The Corinthians sent a letter to the apostle Paul with questions about several matters, to which he replied as one who was inspired of God (1 Corinthians 7:40). Their first questions concerned marriage. Paul began by addressing the virtue of not touching a woman (a euphemism for sexual relations). He was not issuing a divine directive that celibacy is superior to marriage. (Nor does verse 2 demand everyone must marry.) Instead, Paul recognizes God’s clarion call to sexual purity. Given the present trials and pressures upon their faith, he will advise the Corinthians of the advantages of being single (1 Corinthians 7:26, 28, 32, 35). Marriage is designed as a guard against sexual immorality. The marriage bed is honorable, but the bed of fornication is defiled (Hebrews 13:4). The apostle explained that how designed marriage so that “each man” has “his own wife” and “each woman” has “her own husband” (verse 2). Marriage is between man and woman. More specifically, it is between one man and one woman (Genesis 2:23-24; Matthew 19:4-6). Polygamy, same-sex marriages, and every other marriage distortion is of human origin and is a sin against God and His will concerning marriage.
So when they continued asking Him, He raised Himself up and said to them, “He who is without sin among you, let him throw a stone at her first.” (John 8:7, NKJV)
They had brought a woman to Jesus who was caught in the act of adultery (John 8:4). Desiring to accuse Jesus of wrong, His enemies tested Him by asking if He agreed with the Law of Moses that the woman should be stoned (John 8:5-6). If Jesus agreed with Moses, they could accuse Him to the Romans. If Jesus disagreed with Moses, they would accuse Him to the Jewish council. What they failed to remember is that Moses charged the witnesses of a death penalty offense to be the first ones to cast the stones (Deuteronomy 17:6-7). That is why Jesus replied as He did. He was not saying it is wrong to judge sin. He was exposing the hypocrisy of those who brought the woman to him (yet for some reason had not also brought the man with whom she was caught “in the very act” of adultery). Jesus was not a witness to her sin. When those who claimed to be witnesses departed, He had no legal ground to condemn her (John 8:9-11). But, He told her to “go and sin no more” (John 8:11). Jesus knew her sin and commanded her to stop sinning. Are you willing to let Jesus tell you to “go and sin no more?” Or, will you condemn Him for telling you that your conduct is sin?
7 The more they increased, the more they sinned against Me; I will change their glory into shame. 8 They eat up the sin of My people; They set their heart on their iniquity. 9 And it shall be: like people, like priest. So I will punish them for their ways, and reward them for their deeds. 10 For they shall eat, but not have enough; They shall commit harlotry, but not increase; Because they have ceased obeying the Lord. (Hosea 4:7–10, NKJV)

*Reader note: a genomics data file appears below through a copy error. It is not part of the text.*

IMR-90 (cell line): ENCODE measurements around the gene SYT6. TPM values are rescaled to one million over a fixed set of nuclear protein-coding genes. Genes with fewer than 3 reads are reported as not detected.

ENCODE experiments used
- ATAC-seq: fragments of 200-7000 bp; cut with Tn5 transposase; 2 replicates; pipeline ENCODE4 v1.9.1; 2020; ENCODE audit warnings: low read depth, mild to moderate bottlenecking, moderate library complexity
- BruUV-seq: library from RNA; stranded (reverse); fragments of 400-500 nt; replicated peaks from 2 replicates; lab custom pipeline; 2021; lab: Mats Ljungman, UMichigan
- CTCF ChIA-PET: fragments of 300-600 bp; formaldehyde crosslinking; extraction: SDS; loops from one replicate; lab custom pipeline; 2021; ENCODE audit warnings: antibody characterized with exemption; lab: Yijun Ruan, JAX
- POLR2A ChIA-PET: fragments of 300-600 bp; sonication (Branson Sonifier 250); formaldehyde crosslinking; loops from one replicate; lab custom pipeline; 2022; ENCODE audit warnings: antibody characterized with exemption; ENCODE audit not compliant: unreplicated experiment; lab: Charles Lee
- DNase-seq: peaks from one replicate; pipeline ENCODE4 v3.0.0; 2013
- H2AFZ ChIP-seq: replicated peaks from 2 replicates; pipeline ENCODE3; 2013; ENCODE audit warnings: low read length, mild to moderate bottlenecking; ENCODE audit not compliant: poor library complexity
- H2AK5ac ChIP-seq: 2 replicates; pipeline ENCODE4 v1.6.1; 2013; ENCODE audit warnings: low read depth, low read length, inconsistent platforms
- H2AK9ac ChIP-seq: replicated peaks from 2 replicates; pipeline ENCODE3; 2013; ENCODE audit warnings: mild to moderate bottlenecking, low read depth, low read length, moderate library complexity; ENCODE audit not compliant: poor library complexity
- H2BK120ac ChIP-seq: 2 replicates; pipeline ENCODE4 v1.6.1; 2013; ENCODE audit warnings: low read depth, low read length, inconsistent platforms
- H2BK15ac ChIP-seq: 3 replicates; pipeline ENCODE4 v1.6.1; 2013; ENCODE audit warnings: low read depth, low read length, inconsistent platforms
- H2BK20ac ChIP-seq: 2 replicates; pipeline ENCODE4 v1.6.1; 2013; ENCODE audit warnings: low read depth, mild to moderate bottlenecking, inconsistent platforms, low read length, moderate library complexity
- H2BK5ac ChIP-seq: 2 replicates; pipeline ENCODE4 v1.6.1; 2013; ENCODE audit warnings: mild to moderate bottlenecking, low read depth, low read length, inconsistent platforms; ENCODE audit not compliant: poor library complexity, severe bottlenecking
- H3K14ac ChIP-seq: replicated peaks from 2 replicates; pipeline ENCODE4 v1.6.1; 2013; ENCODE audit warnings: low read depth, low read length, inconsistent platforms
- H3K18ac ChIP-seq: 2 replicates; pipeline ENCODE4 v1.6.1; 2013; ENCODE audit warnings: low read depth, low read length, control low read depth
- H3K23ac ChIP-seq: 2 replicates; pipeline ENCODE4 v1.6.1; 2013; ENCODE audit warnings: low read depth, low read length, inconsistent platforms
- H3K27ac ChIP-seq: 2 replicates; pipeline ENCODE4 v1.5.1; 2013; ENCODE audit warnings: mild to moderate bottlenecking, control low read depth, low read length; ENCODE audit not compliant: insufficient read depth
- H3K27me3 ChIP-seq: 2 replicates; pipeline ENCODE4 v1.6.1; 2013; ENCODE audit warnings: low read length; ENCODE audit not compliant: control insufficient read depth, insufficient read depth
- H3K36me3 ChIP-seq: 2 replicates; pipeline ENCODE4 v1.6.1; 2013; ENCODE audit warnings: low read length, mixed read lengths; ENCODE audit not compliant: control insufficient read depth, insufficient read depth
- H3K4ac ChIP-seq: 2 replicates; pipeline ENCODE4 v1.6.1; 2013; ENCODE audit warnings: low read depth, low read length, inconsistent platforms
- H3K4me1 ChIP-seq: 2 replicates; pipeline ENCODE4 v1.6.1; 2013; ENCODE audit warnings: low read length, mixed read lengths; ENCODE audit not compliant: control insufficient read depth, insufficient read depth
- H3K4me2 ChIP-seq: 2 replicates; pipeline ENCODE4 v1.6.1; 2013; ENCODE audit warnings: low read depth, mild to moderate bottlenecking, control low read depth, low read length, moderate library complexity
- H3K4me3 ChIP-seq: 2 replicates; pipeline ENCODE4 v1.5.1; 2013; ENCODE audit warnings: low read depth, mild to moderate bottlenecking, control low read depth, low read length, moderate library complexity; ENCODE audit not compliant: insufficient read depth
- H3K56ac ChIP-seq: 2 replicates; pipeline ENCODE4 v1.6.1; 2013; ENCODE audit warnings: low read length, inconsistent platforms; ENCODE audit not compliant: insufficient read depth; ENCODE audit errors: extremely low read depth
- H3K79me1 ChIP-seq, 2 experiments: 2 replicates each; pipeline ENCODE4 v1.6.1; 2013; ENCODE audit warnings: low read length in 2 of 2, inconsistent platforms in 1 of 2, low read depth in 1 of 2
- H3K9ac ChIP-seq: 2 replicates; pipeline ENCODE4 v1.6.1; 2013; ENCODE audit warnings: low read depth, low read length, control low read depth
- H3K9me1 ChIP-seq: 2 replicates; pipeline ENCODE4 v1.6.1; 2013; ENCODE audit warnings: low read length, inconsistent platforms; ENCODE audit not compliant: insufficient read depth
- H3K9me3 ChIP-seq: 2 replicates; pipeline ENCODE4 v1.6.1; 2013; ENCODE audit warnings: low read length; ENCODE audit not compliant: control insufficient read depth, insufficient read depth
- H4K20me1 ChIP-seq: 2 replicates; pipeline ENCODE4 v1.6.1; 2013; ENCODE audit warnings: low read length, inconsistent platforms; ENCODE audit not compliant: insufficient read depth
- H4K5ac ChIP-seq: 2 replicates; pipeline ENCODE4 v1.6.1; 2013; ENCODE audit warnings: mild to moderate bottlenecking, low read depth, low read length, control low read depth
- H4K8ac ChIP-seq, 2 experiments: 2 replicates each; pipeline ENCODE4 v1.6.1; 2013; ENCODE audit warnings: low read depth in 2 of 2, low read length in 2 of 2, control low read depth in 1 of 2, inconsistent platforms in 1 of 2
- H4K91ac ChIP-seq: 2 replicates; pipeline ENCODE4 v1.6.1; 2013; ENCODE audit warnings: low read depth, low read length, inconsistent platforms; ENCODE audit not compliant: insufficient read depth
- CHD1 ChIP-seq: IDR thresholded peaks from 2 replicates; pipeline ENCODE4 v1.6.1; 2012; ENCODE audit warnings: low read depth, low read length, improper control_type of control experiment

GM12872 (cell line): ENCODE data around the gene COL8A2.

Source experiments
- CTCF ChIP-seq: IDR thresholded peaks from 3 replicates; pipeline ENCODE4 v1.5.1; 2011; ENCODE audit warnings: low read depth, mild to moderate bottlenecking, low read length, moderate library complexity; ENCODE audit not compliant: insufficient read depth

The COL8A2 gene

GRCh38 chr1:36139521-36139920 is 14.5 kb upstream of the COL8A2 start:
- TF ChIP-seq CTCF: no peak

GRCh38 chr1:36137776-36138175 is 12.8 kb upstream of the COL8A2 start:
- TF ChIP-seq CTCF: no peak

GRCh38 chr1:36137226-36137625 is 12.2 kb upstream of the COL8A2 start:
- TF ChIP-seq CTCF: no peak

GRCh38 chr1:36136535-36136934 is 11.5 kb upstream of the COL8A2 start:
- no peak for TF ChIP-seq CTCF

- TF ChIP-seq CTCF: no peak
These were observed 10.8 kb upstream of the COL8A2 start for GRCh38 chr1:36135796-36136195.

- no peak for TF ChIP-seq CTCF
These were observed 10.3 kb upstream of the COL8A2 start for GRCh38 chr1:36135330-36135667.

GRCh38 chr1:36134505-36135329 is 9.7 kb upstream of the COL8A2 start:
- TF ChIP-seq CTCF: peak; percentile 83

The northern kingdom of Israel was in the throes of spiritual adultery. The nation was unfaithful to Jehovah with the idols of the land. Immorality and selfish oppression of others was the order of the day. Sin increased daily, even as did the scarcity of their daily provisions. Famine, drought, plagues, pestilence, and warfare had not turned Israel back to God (Amos 4:6-11). Their hearts were set on sin. The priests taught the people what they wanted to hear, not what they needed to hear (cf. 2 Timothy 4:3-4). So, God was ready to punish them for their sinful conduct (Amos 4:12). We must turn our hearts to God fully and be faithful to Him alone. Then He will bless us. Otherwise, judgment is certain.
12 Therefore, my beloved, as you have always obeyed, not as in my presence only, but now much more in my absence, work out your own salvation with fear and trembling; 13 for it is God who works in you both to will and to do for His good pleasure. (Philippians 2:12–13, NKJV)
More than a few times we have heard this passage misused to endorse accepting people in error and the immorality it produces. Such brethren defy the existence of absolute truth while tacitly accepting the moral relativism it produces. Since good and sincere brethren disagree on certain doctrinal issues (which they define as gray areas), they conclude each one will have to just “work out their own salvation” on the matter. This view is applied to divorce and remarriage. One of the problems with using Philippians 2:12 this way is it results in accepting adulterers as if they are faithful Christians. No longer is the sinner rebuked and called to repentance. Now he or she is tolerated and allowed to “work out their own salvation.” People “commit adultery” when they divorce and remarry in violation of Matthew 19:9. How do you “work out your own salvation” as an adulterer? God only forgives the adulterer when the sinner repents, prays and ending the adulterous remarriage. “Work out your own salvation” means to keep on obeying God (read verse 12 again). You bring your salvation to its full accomplishment by obeying God, not by remaining in disobedience.